12. Player character personality

    I think in role-playing games, you can really go either way. In playing the role of someone else, it isn't completely out of the book to be forced into a certain style. This is where games like Zelda come into effect. You're essentially forced to "save the world" instead of do what you want. But there's also games in which you define your role. Games like these are typically MMOs simply because social situations allow more room for the player to define themselves instead of the game/story defining the player. I personally prefer the character has some sort of personality, simply because I'm kind of a story-nut. And character typically goes along with story, so there ya go.
  13. are characters or story more important?

    Just about any professional screenwriter will tell you character is king. Some other writers (such as novelists or short story writers) may disagree, but I'd argue that writing for a game is closest to writing for a film. But if you look at it, more often than not, you'll remember a film more for it's characters, rather than it's plot. The same goes for games. So yeah, don't ignore story, but I'd try to remember that character is king.
  14. What would you like to see in an rpg?

    Quote:Original post by derickdong Are you saying RPGs should be made real-time and rely on player's reflexes? How is this role-playing? Once the results of the majority of actions are determined by the player's abilities, and not the character's, its really no longer a role-playing game; you're just playing yourself. What are the differences between a real-time, player skill based 'RPG' and an FPS? I'm saying that by having a world which flows through real time (such as exploring a level) in an RPG and then getting whisked away to a battle field where your characters are all now treated more as robots and pawns instead of the previously human characteristics they had shatters the illusion and kills any suspension of disbelief. I'm not saying that RPGs should rely only on player reflexes (that's more of a pure-action game element) but there is a point where immersion takes priority. If it breaks the flow of the game, odds are there's a better direction to go in. Oh yeah, and what kind of RPG were you thinking of? Turn-based, action, tactical, MMO? Saying "computer RPG" doesn't help as much with genre as it does with platform. Although, with computer RPG, my immediate assumption is MMO.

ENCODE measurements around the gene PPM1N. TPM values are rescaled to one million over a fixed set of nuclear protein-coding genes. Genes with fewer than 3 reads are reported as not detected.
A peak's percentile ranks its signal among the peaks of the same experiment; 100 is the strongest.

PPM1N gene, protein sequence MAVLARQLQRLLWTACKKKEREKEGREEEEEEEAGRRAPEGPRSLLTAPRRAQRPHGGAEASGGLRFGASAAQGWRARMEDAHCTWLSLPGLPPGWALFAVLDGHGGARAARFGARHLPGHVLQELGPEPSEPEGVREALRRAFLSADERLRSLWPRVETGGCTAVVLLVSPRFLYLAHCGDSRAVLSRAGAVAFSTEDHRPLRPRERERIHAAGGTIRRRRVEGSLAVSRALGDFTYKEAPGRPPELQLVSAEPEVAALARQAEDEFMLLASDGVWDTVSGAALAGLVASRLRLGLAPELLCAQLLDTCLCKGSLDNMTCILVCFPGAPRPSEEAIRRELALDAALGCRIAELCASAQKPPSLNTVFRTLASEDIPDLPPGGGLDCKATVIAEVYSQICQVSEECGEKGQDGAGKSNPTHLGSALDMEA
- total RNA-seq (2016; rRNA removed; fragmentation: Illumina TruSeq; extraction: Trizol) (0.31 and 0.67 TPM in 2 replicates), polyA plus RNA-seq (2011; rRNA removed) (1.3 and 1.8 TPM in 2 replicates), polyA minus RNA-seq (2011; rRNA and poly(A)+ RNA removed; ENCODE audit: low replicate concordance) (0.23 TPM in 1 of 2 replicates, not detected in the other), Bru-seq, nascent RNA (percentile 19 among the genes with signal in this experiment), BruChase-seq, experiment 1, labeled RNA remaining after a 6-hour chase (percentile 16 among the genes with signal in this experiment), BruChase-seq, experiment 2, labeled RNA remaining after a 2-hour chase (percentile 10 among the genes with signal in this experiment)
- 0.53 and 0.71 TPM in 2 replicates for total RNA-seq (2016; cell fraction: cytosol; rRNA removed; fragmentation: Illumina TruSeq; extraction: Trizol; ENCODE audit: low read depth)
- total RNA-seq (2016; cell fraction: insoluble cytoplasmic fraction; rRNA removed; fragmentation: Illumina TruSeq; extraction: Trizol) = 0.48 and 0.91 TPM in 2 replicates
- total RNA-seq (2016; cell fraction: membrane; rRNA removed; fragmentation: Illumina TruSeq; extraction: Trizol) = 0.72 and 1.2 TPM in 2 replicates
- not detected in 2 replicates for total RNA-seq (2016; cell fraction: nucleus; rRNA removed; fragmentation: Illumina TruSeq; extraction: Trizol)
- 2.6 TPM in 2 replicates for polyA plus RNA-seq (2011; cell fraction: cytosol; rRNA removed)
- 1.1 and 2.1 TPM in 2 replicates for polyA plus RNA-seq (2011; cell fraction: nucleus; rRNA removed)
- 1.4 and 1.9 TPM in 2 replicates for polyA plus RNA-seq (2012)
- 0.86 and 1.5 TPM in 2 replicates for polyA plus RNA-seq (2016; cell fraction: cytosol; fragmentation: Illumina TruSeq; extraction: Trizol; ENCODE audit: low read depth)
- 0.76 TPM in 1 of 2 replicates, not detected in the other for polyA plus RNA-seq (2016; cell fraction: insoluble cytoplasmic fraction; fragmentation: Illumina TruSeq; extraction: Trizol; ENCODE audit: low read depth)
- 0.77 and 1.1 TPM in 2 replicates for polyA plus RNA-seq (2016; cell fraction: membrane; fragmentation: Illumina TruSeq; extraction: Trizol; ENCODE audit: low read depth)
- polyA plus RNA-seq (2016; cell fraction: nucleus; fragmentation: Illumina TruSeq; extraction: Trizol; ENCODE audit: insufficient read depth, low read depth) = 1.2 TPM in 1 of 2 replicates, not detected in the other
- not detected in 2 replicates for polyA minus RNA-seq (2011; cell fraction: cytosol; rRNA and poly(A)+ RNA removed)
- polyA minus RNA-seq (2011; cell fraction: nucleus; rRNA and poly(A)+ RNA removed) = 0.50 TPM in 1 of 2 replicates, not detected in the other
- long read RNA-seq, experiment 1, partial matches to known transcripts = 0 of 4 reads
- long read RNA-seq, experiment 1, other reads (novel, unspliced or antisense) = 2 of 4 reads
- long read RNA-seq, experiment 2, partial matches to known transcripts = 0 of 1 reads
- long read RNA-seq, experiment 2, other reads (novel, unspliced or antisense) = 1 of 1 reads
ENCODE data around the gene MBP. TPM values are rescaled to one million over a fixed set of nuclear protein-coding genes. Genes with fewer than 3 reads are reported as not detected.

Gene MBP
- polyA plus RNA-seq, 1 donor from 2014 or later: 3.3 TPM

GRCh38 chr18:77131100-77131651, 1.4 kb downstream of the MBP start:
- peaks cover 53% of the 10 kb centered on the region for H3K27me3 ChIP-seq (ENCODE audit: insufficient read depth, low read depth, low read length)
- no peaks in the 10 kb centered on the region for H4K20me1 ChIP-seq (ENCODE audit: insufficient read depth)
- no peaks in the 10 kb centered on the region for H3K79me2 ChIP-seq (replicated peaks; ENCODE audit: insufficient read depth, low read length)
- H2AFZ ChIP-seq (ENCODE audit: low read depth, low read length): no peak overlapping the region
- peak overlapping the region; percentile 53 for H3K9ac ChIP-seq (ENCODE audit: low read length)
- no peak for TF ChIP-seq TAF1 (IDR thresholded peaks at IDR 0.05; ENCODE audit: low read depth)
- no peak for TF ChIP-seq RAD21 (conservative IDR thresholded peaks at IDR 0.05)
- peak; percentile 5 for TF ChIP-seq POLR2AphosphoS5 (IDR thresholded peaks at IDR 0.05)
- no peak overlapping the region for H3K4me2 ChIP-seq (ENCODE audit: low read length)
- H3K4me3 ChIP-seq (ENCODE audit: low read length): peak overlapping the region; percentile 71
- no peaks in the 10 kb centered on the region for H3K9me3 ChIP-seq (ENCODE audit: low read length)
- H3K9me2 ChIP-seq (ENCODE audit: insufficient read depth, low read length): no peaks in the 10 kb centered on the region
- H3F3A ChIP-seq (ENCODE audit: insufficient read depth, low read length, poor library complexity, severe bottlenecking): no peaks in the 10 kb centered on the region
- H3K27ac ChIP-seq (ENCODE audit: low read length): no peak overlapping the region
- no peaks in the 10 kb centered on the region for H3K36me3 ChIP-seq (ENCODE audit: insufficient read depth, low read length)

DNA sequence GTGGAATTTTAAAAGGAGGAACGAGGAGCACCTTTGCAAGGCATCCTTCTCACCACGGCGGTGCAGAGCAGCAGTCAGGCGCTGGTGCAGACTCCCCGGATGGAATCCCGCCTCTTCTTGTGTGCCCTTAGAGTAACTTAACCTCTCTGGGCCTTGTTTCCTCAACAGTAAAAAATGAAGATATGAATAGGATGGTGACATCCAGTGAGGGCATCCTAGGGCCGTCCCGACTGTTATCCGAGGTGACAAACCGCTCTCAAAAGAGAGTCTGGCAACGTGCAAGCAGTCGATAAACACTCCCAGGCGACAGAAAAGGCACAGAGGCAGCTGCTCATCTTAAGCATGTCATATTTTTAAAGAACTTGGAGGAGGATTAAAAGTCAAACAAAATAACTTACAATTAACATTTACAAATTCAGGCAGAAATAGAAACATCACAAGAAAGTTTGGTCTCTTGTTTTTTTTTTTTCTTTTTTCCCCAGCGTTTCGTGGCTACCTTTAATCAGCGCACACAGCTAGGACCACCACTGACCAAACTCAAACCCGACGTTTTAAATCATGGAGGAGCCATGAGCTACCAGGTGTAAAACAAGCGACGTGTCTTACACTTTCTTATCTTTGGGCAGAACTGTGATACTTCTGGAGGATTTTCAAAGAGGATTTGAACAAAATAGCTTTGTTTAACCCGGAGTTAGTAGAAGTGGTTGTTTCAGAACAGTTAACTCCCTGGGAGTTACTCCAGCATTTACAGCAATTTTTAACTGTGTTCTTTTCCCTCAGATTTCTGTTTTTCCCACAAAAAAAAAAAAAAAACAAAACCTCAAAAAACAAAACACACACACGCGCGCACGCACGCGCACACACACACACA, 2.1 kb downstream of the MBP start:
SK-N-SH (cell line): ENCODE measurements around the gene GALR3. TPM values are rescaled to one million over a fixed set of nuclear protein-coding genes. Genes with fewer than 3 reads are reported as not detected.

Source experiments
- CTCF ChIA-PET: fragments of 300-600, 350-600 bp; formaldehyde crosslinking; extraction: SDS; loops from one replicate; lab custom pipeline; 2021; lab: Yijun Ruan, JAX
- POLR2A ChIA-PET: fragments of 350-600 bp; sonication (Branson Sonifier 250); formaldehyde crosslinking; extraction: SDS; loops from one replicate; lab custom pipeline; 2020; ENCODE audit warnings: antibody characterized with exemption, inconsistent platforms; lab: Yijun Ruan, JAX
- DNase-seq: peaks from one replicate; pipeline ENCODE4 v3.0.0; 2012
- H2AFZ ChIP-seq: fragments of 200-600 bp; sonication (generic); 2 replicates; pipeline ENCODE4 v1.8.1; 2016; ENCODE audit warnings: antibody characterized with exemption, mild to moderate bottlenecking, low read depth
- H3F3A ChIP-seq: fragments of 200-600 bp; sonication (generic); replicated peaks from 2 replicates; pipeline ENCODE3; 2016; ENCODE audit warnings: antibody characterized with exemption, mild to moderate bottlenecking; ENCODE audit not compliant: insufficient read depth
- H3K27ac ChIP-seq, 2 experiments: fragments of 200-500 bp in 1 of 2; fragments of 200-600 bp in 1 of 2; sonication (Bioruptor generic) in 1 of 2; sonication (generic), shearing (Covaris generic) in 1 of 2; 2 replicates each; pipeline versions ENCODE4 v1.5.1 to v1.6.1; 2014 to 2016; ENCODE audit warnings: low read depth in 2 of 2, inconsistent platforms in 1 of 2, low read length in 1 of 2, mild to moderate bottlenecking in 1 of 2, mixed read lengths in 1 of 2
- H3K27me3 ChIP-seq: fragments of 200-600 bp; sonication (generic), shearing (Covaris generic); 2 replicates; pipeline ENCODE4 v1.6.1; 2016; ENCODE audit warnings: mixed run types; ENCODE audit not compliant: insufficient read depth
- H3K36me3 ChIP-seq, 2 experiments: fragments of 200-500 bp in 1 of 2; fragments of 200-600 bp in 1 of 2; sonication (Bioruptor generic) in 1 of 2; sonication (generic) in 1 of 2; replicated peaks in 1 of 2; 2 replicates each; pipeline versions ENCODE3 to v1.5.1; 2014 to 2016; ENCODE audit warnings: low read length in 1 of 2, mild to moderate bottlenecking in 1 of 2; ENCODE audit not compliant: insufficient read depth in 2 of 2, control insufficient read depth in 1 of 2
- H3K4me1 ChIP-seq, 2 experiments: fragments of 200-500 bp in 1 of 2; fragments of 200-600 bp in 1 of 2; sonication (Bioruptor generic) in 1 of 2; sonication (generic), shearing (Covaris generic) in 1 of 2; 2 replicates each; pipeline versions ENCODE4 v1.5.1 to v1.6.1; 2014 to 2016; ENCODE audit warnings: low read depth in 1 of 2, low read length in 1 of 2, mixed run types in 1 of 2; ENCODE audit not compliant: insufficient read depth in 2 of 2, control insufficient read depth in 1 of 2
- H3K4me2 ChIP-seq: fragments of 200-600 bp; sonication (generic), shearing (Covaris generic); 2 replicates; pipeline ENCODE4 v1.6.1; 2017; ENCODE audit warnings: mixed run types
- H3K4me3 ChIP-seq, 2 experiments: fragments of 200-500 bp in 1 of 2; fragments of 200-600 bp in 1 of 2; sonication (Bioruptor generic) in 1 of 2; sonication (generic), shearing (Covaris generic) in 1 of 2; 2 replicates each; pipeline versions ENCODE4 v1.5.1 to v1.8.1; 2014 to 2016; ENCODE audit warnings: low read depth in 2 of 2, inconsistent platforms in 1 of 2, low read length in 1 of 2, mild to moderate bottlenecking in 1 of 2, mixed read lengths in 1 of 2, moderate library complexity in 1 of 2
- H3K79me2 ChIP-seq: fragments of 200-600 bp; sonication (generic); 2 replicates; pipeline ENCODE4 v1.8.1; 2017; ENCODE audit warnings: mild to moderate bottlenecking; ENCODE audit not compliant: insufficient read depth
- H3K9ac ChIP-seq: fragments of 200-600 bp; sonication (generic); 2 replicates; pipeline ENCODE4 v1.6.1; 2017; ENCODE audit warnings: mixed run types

15. So what do you think makes a good FPS

    For a good first-person shooter, there actually needs to be very little character development regarding the player-character. If the game is told in first person, then it's strongly suggested that the player is supposed to feel as if they were that character, and if that character is a strongly developed individual, it tends to shatter that illusion of being the character. Bioshock did a wonderful job of this. Not only do you never see the character's face (brilliant in terms if projection) but the character is also a hollow shell for the player to inhabit. Creating the sense of becoming this character at the bottom of the Atlantic. Ironically enough, one of the biggest offenders of this is the Duke Nukem character. His personality is so strong, it becomes nearly impossible for the player to immerse themselves into his role (which is what any first-person game should strive to achieve) because he is so clearly defined. Albeit, this can be forgiven a little since the games were early shooters and can be deemed pioneers of the genre, but still, a flaw nonetheless. For shooters in general, a good flowing pace never hurts. It is actually detrimental to have the game be a nonstop onslaught of the most intense situations. By doing this, it essentially oversaturates the game and removes any impact these moments may have had. Instead, there should be a few moments of increased action and tension with areas of reduced conflict between. If Halo's pace was entirely like it's last level, the game would've been boring. It isn't necessarily high tension and quick pace which makes a game exciting, it's changing the pace. And this is just a personal thing from me, but I really don't like it when there's boatloads of guns in a shooter. By having too many weapons, each weapons importance diminishes. Some games (such as Perfect Dark) include so many weapons that it gets to the point where many of them are just useless. If an item is useless, why should memory be spent on it? I've said this before in another post, but avoid cliches like the plague. If there's anything to avoid in any game, it's a cliche (Gears of War, I'm looking at you). Of course, some shooters make fun of cliches and do it successfully (Contra, Duke Nukem) but many cliches are used poorly and end up making most of the game unintentionally comedic. Just be aware of the characters you're putting in, that is the greatest defense against falling into cliches.